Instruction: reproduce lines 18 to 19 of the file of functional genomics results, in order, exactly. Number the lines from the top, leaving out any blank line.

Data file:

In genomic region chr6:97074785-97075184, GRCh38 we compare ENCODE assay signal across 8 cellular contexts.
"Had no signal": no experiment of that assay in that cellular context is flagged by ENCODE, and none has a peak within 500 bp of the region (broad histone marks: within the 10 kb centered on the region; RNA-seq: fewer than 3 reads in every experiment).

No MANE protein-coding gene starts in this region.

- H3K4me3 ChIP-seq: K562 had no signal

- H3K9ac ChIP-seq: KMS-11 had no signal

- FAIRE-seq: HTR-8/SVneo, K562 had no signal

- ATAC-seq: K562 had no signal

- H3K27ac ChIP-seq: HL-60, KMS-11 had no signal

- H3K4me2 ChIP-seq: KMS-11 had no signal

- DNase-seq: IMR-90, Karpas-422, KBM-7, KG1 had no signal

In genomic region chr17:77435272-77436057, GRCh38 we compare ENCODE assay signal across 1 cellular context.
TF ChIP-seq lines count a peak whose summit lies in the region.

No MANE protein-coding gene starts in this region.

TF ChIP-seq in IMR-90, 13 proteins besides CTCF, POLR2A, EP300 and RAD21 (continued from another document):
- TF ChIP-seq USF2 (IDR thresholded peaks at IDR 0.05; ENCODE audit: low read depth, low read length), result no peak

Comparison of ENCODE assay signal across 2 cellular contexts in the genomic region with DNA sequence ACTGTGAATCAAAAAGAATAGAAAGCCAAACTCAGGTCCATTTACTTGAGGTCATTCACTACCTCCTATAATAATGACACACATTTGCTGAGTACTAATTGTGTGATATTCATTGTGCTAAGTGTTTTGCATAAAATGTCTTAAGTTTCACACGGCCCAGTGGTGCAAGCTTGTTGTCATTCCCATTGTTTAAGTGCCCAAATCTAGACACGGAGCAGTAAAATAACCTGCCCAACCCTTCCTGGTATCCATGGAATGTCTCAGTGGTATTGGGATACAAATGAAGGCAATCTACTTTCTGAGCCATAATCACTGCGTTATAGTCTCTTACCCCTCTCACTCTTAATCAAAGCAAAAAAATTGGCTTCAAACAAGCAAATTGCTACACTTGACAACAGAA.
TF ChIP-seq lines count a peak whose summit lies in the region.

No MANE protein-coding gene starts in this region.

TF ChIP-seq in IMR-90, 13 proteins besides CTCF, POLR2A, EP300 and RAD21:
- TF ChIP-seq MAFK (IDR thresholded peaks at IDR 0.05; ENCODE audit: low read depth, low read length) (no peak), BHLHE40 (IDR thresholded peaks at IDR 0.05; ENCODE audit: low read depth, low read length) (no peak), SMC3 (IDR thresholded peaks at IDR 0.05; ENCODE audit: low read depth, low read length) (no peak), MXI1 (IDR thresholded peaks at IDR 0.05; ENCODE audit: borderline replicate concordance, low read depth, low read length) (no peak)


No MANE protein-coding gene starts in this region.

TF ChIP-seq in IMR-90, 13 proteins besides CTCF, POLR2A, EP300 and RAD21: